Recommendation: That all captioning on the internet and webcasts needs to manually coded until the quality of automatic captioning comes up to same level of quality as manually coded captions.

ASL and LSQ Content
19. Concern: There is a lack of ASL and LSQ content in Web casts or videos of internet providers.

Recommendation: CRTC set regulations to require internet providers provide ASL and LSQ video clippings over the internet. For example, the websites of CRTC announcement on VRS, the Ontario Human Rights Commission, Ontario Ministry of Health and ****-Term Care, and Elections Canada.

Customer Service and Support

20. Concern: Technology is quickly replacing human customer service and support with the goal to improve the access, accuracy, and speed in which people can be served. As innovative technologies are developed, universal design elements are not incorporated, creating, in fact, barriers to accessible, accurate and speedy customer service and support and rendering them completely inaccessible. Trying to retrofit these accessible elements is often not successful. Access must be considered and built in from the start.

Recommendation: CRTC establish a Disability Advisory Committee to review and examine all applications/proposals for technology, service or production to ensure universal design and accessibility is incorporated; to ensure that the committee comprise highly qualified people with disabilities and experts with extensive knowledge of accessibility aspects where they can review and consider applications and make binding recommendations for compliance with accessibility requirements.

21. Concern: Many voice (spoken language)-based services that require callers to identify themselves, and provide information for security purposes, do not accept relay (video or TYY) service operators to relay the information from a deaf customer or customer with hearing loss, thus severing access to the service.

Recommendation: Amend CRTC regulations to approve relay (video and TTY) service providers as the legitimate voice representatives for deaf customers or people with hearing loss who rely on such means to access services.

Emergency 911, E911, T911 and Public Announcement Services

22. Concern: Emergency 911 call centres often are not accessible to TTY and Voice Carry Over (VCO) callers. Many centres have removed their TTYs, not maintained them until they are in a state of not working, or have operators who are not trained to use TTY or VCO appropriately and effectively.

Recommendation: CRTC set regulations requiring ALL emergency 911 call centres to be accessible to culturally
Deaf, deaf, deafened and hard of hearing callers through TTY, VCO or phone texting and automatically display
information from those contacting emergency services.
23. Concern: Emergency communication services are not accessible by current communication accessibility technology.
Recommendation: CRTC set regulations requiring Emergency 911 call centres be technologically accessible and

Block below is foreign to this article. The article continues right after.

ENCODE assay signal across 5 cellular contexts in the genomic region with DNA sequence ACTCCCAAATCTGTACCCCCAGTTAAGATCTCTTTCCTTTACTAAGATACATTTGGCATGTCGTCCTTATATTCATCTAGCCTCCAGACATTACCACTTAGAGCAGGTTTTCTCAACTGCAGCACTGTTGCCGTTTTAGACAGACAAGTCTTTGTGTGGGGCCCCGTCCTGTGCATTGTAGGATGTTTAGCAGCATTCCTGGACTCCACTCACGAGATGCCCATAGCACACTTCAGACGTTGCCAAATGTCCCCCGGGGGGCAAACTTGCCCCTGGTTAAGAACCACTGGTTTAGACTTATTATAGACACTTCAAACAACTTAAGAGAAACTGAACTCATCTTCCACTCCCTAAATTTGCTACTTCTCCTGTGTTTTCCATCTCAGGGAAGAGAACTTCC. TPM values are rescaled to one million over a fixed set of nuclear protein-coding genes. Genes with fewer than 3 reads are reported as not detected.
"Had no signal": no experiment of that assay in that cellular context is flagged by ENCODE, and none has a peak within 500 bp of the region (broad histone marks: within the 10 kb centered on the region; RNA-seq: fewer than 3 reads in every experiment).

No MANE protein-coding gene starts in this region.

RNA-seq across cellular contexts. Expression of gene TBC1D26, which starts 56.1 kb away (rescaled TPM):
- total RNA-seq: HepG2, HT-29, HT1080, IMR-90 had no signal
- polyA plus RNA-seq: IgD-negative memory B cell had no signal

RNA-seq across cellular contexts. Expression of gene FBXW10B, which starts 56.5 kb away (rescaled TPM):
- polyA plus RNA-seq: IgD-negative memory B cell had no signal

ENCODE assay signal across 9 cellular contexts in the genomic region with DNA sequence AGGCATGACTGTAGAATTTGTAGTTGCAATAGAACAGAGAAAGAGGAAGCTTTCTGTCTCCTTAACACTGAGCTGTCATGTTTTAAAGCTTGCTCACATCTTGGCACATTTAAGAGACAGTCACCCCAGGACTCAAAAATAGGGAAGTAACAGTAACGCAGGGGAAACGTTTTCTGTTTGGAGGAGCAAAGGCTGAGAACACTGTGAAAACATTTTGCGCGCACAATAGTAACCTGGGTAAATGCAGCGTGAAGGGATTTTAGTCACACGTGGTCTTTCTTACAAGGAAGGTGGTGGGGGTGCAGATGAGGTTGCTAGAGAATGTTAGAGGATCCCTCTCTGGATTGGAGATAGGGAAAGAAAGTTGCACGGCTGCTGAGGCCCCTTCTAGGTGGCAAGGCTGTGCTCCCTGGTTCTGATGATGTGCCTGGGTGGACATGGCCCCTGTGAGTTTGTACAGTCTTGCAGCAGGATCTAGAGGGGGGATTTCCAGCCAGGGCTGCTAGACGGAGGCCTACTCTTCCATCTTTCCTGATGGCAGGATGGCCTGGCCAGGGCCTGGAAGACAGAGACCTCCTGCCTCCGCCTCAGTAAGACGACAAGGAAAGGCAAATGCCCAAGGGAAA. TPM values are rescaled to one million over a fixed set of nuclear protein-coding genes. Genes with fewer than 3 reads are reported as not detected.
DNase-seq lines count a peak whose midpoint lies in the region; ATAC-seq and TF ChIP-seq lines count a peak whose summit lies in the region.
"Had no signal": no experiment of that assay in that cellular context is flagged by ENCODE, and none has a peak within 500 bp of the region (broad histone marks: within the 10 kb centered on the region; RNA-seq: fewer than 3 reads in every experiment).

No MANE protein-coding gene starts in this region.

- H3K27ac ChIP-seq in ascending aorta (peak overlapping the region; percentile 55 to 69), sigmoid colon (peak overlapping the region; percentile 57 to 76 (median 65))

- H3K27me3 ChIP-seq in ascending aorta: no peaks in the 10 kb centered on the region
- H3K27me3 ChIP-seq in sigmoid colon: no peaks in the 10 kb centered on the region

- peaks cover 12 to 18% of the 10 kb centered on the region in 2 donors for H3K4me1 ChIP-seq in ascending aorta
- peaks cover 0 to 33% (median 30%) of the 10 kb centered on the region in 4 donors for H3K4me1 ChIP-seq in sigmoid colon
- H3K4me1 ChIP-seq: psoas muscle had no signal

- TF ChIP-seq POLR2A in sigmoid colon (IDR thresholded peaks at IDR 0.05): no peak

compatible with VRS and IP relay.

24. Concern: Basic technological platform is one that relays on voice-to-voice communication; those with communication difficulties are still unable to access our current day 911, E911, T911 and NG911 system. The need for an upgraded technological architecture and process is vital for those Deaf people and individuals with hearing loss.

Recommendation: CRTC set regulations requiring E911, T911, NG911and wireless service providers to set basic standards in place to provide equality to all users. On December 6, 2012, Federal Communications Commission(FCC) announced that Gallaudet University’s Technology Access Program (TAP) was recently recognized by the FCC for its work in developing text-to-911 capabilities which will be available nationwide by May 15, 2014, by the USA’s four largest wireless carriers: AT7T, Verizon, Sprint, and T-Mobile. See details at 25. Concern: There is lack of visually accessible emergency information when on the road or at home of announcements that are auditory in nature – radio, PA, blackberry pagers, cellphones, I-Phone, I-PAD, and latest communication technologies Recommendation: CRTC set regulations requiring the emergency communication industries to provide text based information to cell phone, text services and other such devices and service providers in order to ensure culturally Deaf, oral deaf people, deafened and hard of hearing individuals have access to up-to-date emergency information in the cases, for example, of natural disasters, weather warnings, amber alerts, traffic accidents, etc.

Broadband and Dataplan Affordability

26. Concern: The data plans in both residential and on mobile devices are significantly more expensive for Deaf people and hard of hearing people who cannot and understand voice telephone. Forcing to have voice plan under their mobile device and needing more data for video calls and so on is an additional cost.

Recommendation: Cost for mobile and residential internet data plans should be the same cost as what most Canadians pay; however, the functional equivalence would be to remove the voice plan and the minutes need to be translated to data. Often mobile providers provide unlimited local minutes and reduce long distance charges. This needs to be reflected in a dat plan that would provide unlimited local data, etc.